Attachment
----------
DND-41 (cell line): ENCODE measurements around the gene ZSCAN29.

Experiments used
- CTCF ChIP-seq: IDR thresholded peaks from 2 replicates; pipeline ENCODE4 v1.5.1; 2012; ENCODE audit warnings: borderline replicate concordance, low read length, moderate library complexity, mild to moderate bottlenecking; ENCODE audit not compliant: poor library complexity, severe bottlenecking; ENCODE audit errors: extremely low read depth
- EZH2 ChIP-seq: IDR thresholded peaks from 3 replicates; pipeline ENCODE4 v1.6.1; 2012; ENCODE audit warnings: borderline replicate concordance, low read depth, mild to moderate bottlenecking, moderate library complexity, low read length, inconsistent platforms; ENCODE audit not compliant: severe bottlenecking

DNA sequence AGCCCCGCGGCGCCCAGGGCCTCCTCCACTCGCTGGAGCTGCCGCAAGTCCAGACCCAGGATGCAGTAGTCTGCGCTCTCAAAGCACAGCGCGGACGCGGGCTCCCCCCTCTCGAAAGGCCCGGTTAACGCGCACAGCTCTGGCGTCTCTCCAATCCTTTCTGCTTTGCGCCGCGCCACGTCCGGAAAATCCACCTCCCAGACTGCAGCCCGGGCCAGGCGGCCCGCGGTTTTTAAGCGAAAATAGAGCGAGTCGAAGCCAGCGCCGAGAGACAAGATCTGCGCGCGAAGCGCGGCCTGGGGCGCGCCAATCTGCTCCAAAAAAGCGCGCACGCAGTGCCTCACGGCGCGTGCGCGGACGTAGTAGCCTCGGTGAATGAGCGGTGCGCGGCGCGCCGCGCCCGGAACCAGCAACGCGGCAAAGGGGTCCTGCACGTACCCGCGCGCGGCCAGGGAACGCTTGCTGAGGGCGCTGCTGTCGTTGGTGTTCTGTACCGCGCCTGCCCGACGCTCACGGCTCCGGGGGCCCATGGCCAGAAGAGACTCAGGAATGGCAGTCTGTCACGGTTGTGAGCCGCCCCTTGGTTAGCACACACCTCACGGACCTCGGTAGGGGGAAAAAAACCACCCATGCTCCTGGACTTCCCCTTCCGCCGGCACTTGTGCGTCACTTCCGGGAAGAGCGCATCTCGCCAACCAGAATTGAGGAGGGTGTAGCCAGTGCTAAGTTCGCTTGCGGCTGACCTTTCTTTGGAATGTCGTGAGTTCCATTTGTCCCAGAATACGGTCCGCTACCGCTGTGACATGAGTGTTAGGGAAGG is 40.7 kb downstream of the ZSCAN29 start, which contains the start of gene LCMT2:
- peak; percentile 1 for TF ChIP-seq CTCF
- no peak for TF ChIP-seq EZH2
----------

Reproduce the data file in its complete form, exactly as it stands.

DND-41 (cell line): ENCODE measurements around the gene ZSCAN29.

Experiments used
- CTCF ChIP-seq: IDR thresholded peaks from 2 replicates; pipeline ENCODE4 v1.5.1; 2012; ENCODE audit warnings: borderline replicate concordance, low read length, moderate library complexity, mild to moderate bottlenecking; ENCODE audit not compliant: poor library complexity, severe bottlenecking; ENCODE audit errors: extremely low read depth
- EZH2 ChIP-seq: IDR thresholded peaks from 3 replicates; pipeline ENCODE4 v1.6.1; 2012; ENCODE audit warnings: borderline replicate concordance, low read depth, mild to moderate bottlenecking, moderate library complexity, low read length, inconsistent platforms; ENCODE audit not compliant: severe bottlenecking

DNA sequence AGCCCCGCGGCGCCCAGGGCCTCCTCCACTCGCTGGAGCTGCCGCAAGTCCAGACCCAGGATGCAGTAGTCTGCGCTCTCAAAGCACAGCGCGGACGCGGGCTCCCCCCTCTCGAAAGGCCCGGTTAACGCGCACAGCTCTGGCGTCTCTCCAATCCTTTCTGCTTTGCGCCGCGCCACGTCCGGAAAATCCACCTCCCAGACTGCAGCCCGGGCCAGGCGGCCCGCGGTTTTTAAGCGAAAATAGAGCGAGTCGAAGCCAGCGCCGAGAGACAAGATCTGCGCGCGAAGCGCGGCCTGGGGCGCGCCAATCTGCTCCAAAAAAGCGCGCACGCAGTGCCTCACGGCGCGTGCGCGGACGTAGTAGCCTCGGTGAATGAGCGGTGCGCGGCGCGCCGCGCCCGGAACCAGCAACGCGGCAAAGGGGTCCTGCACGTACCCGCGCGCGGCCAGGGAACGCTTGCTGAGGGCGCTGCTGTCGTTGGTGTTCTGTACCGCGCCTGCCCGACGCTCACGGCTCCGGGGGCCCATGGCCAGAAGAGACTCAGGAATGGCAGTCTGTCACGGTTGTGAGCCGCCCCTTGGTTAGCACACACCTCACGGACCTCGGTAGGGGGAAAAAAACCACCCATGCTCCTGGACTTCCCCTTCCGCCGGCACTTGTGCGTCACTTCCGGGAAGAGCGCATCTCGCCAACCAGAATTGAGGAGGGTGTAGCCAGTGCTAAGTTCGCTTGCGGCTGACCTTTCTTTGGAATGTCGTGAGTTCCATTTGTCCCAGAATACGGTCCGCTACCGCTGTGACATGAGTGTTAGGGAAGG is 40.7 kb downstream of the ZSCAN29 start, which contains the start of gene LCMT2:
- peak; percentile 1 for TF ChIP-seq CTCF
- no peak for TF ChIP-seq EZH2